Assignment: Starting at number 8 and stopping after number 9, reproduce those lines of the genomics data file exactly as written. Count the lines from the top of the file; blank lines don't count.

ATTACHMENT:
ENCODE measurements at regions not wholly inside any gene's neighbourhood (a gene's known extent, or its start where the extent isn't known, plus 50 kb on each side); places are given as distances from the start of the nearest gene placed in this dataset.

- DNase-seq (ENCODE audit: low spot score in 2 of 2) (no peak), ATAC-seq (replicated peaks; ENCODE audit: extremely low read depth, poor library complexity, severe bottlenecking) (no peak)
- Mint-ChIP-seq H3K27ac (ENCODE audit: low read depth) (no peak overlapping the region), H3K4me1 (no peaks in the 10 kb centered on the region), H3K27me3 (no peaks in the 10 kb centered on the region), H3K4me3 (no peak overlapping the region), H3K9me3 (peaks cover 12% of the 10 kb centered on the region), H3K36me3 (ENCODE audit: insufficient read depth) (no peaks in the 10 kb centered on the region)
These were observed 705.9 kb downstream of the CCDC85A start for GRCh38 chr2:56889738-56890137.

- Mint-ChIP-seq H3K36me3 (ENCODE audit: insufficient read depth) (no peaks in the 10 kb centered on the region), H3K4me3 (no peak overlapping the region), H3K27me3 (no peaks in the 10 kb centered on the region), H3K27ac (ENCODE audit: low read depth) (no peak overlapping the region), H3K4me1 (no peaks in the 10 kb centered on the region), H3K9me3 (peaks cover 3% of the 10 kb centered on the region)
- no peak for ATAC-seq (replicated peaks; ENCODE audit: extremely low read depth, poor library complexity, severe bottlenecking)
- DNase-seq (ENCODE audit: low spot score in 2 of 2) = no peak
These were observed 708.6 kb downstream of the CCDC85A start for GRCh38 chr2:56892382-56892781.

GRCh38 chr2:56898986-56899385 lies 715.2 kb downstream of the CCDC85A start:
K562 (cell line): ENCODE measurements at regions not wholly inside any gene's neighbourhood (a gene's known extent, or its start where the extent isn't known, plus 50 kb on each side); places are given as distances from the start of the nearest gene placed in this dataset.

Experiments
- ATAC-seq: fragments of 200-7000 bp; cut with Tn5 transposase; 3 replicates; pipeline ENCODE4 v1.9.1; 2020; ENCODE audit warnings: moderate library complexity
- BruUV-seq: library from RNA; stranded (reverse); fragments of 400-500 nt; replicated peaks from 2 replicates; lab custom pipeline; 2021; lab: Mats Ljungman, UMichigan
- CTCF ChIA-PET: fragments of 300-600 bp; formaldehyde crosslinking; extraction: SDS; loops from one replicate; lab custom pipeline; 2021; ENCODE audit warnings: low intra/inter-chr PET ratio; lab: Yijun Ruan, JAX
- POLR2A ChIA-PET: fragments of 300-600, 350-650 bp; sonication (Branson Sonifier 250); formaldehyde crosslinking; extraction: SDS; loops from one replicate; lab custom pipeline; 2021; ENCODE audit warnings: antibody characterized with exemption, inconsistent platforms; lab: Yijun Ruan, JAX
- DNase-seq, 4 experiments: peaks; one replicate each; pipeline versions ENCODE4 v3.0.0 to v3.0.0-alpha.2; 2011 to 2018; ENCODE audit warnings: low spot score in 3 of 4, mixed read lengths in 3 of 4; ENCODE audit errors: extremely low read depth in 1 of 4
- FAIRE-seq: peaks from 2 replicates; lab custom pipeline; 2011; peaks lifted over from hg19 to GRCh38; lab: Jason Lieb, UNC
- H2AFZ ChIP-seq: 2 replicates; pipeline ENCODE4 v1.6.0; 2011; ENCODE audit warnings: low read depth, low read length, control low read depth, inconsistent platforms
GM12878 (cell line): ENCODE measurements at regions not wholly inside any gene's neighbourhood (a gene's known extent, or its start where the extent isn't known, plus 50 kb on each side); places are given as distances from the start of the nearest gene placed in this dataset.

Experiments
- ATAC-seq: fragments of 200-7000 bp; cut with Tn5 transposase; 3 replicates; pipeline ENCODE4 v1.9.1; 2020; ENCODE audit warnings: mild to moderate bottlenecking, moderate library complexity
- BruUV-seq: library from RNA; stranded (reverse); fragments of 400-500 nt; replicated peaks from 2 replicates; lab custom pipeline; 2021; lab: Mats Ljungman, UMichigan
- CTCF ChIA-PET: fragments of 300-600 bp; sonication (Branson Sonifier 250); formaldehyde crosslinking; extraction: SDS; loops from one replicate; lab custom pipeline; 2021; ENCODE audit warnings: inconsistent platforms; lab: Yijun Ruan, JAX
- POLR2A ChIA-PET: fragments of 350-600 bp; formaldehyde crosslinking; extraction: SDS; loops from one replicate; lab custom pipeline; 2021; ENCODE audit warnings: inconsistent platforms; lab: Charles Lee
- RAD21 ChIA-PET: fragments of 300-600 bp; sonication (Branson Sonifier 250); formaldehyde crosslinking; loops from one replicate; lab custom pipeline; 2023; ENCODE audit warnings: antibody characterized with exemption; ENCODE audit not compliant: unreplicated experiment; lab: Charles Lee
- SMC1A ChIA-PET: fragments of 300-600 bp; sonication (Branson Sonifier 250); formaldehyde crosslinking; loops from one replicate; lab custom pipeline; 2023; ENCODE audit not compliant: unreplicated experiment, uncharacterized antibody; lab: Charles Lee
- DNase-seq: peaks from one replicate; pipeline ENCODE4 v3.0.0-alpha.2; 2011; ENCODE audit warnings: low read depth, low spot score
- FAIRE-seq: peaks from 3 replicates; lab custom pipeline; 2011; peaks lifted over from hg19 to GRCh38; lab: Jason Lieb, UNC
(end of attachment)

These were observed 708.6 kb downstream of the CCDC85A start for GRCh38 chr2:56892382-56892781.

GRCh38 chr2:56898986-56899385 lies 715.2 kb downstream of the CCDC85A start: